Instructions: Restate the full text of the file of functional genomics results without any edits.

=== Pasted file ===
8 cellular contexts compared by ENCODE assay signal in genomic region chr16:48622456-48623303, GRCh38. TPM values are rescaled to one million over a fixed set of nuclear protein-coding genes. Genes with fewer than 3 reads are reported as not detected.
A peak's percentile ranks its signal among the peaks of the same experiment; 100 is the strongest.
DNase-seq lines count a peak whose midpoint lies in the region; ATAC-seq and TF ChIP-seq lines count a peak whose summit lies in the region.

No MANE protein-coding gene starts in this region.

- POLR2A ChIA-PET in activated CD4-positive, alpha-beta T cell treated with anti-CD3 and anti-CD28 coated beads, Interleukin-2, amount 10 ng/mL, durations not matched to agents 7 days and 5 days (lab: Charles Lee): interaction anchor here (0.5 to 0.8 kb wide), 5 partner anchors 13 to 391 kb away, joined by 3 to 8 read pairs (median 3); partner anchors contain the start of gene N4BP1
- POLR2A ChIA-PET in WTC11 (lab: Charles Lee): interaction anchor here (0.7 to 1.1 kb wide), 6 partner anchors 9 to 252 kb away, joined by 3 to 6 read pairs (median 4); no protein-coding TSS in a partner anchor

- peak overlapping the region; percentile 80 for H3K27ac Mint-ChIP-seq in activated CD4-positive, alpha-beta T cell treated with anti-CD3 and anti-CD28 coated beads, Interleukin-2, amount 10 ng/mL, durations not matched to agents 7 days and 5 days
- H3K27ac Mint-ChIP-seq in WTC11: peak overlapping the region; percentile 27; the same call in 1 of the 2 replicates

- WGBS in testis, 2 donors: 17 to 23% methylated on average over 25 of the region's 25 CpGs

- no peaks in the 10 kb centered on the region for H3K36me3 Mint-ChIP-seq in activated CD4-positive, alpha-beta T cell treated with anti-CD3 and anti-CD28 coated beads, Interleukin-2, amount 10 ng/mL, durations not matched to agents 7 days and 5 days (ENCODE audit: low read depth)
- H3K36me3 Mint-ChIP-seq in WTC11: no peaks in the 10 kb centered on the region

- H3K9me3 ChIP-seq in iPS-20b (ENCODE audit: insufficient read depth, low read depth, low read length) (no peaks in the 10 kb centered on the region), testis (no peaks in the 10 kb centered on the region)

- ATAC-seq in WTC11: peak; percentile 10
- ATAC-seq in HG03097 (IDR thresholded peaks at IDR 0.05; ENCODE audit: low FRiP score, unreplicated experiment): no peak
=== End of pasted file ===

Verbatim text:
8 cellular contexts compared by ENCODE assay signal in genomic region chr16:48622456-48623303, GRCh38. TPM values are rescaled to one million over a fixed set of nuclear protein-coding genes. Genes with fewer than 3 reads are reported as not detected.
A peak's percentile ranks its signal among the peaks of the same experiment; 100 is the strongest.
DNase-seq lines count a peak whose midpoint lies in the region; ATAC-seq and TF ChIP-seq lines count a peak whose summit lies in the region.

No MANE protein-coding gene starts in this region.

- POLR2A ChIA-PET in activated CD4-positive, alpha-beta T cell treated with anti-CD3 and anti-CD28 coated beads, Interleukin-2, amount 10 ng/mL, durations not matched to agents 7 days and 5 days (lab: Charles Lee): interaction anchor here (0.5 to 0.8 kb wide), 5 partner anchors 13 to 391 kb away, joined by 3 to 8 read pairs (median 3); partner anchors contain the start of gene N4BP1
- POLR2A ChIA-PET in WTC11 (lab: Charles Lee): interaction anchor here (0.7 to 1.1 kb wide), 6 partner anchors 9 to 252 kb away, joined by 3 to 6 read pairs (median 4); no protein-coding TSS in a partner anchor

- peak overlapping the region; percentile 80 for H3K27ac Mint-ChIP-seq in activated CD4-positive, alpha-beta T cell treated with anti-CD3 and anti-CD28 coated beads, Interleukin-2, amount 10 ng/mL, durations not matched to agents 7 days and 5 days
- H3K27ac Mint-ChIP-seq in WTC11: peak overlapping the region; percentile 27; the same call in 1 of the 2 replicates

- WGBS in testis, 2 donors: 17 to 23% methylated on average over 25 of the region's 25 CpGs

- no peaks in the 10 kb centered on the region for H3K36me3 Mint-ChIP-seq in activated CD4-positive, alpha-beta T cell treated with anti-CD3 and anti-CD28 coated beads, Interleukin-2, amount 10 ng/mL, durations not matched to agents 7 days and 5 days (ENCODE audit: low read depth)
- H3K36me3 Mint-ChIP-seq in WTC11: no peaks in the 10 kb centered on the region

- H3K9me3 ChIP-seq in iPS-20b (ENCODE audit: insufficient read depth, low read depth, low read length) (no peaks in the 10 kb centered on the region), testis (no peaks in the 10 kb centered on the region)

- ATAC-seq in WTC11: peak; percentile 10
- ATAC-seq in HG03097 (IDR thresholded peaks at IDR 0.05; ENCODE audit: low FRiP score, unreplicated experiment): no peak